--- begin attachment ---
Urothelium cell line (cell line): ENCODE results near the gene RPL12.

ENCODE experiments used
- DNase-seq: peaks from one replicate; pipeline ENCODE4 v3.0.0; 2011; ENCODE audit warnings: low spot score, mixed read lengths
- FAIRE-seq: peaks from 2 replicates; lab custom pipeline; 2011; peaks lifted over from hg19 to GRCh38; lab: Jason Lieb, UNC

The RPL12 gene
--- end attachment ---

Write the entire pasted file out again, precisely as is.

Urothelium cell line (cell line): ENCODE results near the gene RPL12.

ENCODE experiments used
- DNase-seq: peaks from one replicate; pipeline ENCODE4 v3.0.0; 2011; ENCODE audit warnings: low spot score, mixed read lengths
- FAIRE-seq: peaks from 2 replicates; lab custom pipeline; 2011; peaks lifted over from hg19 to GRCh38; lab: Jason Lieb, UNC

The RPL12 gene